I think it is fair to say that 2020 did not go to plan. We all had our 20:20 visions lined up ready to go until the brakes were firmly applied on the 23rd of March.
The entire population of the country affected in one foul swoop. It has been said that “we have all been in the same storm, but in different boats”. That has been true enough, the impact of COVID-19, the lockdown, the disruption to business has disproportionately affect some more than others.
We have seen rises in domestic violence, there is widening of disadvantage experienced by working women, both from being traditionally being employed in the lower paid roles, such as hospitality, most affected but also as having to take on home education and additional caring roles for family members.
We saw the Black Lives Matter movement come to the front following the shocking death of George Floyd on 25th May and the huge uprising in feelings surrounding racial prejudice and discrimination coupled with the injustices of Windrush and the continued legacy of the Grenfell Tower fire tragedy.
Businesses became hyperaware of the need to focus on their people. We saw a rush of hiring going on in the Diversity and Inclusion space, and an uptake of initiatives over the summer.
Where are many of these initiatives now?
Were businesses just being performative, carrying out the bare minimum for hygiene and compliance without “unpacking the storeroom” looking for the nasty smell still emanating from there. We saw many organisations putting out anti-racism statements without truly putting their house in order and they were caught out.
We learnt about the importance of being authentic, and to be able to demonstrate through actions beyond the words.
Throughout the COVID-19 pandemic we have come to understand the need to be person centric, to reach out to each of our employees, at all levels, to check in and make sure they are ok.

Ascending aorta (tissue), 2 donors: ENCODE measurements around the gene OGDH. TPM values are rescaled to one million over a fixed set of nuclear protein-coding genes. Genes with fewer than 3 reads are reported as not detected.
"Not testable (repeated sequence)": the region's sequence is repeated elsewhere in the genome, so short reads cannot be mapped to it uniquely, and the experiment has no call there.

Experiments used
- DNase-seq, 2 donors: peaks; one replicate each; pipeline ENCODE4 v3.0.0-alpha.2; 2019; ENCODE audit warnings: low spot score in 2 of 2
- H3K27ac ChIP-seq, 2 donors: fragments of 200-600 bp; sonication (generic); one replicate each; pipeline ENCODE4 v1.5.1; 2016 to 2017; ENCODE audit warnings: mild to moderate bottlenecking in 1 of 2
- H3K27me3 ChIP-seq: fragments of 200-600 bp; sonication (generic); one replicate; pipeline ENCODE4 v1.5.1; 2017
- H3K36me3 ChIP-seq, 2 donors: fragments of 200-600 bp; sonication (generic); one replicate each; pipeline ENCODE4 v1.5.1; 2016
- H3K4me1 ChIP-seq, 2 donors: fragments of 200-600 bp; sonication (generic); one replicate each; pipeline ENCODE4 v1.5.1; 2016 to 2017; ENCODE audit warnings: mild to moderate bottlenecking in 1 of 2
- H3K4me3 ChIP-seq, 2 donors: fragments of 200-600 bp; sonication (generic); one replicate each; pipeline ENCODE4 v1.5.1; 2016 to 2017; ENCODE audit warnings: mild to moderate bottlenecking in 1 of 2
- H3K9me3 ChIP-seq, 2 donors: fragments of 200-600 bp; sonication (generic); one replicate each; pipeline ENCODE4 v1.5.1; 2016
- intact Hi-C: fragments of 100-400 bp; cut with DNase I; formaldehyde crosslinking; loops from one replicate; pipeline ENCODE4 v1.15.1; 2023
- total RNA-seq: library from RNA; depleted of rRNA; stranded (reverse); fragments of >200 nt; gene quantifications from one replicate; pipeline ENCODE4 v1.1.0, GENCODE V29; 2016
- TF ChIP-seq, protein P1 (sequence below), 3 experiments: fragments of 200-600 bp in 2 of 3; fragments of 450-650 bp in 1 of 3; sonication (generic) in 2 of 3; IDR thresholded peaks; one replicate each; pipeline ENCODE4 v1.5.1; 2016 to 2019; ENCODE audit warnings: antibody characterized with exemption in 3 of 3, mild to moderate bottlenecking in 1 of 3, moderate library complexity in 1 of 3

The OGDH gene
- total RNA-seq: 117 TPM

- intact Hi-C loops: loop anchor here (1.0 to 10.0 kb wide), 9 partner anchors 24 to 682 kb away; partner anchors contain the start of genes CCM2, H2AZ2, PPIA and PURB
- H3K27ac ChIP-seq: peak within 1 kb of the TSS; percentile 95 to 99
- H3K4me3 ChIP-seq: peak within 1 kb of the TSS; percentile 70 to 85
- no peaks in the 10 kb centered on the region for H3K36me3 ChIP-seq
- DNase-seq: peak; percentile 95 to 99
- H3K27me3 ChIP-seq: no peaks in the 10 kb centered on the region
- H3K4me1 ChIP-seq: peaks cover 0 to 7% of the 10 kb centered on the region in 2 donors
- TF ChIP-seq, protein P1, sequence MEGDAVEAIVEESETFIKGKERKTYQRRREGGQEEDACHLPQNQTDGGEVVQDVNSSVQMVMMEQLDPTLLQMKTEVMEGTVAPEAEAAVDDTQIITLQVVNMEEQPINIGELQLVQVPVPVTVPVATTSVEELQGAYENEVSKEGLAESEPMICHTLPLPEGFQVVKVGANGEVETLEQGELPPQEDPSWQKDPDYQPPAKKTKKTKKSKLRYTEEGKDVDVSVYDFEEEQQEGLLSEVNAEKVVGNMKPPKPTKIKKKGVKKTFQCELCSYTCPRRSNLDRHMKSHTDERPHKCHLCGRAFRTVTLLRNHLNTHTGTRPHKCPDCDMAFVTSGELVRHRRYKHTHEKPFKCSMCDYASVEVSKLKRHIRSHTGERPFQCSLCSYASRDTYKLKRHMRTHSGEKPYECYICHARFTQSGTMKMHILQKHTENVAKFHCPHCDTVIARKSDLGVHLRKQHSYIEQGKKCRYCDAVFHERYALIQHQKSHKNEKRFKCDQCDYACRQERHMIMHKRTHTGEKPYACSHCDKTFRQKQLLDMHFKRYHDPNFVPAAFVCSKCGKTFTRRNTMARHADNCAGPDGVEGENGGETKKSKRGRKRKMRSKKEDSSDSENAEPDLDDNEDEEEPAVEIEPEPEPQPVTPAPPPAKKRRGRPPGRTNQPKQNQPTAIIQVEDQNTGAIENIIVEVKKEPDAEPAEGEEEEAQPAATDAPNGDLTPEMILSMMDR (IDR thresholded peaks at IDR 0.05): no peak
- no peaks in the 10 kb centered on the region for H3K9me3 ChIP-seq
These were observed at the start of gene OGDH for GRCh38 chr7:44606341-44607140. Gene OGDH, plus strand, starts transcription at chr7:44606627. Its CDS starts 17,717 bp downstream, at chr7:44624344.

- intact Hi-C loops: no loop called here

We recognised that our people’s mental health could be affected by the extreme pressures and anxieties of furlough, job losses, and business performance turndown
I sincerely hope that these lessons have well and truly been learnt. That business continue their commitment to their people, because it’s not over yet.
Even with the greatest level of optimism, the impact of the pandemic will last for many more months, and will have a legacy lasting years. How can we continue to support our teams, keep focused on individuals and recognise the challenges people have is often unique to their own circumstances?
When we come out of lockdown, return to our offices we know it will not be the same. Will we take what we have learnt, or will we be intent on trying to put things back as they were.
I for one hope, that we take the best of before and blend it with the lessons of 2020 to enter into 2021 with authentic optimism and to ensure that we put the needs of our people dead centre in our thoughts and continue to foster a culture of inclusion and belonging for all.
Joanne Lockwood, SEE Change Happen
Originally published in the Herald, Scotland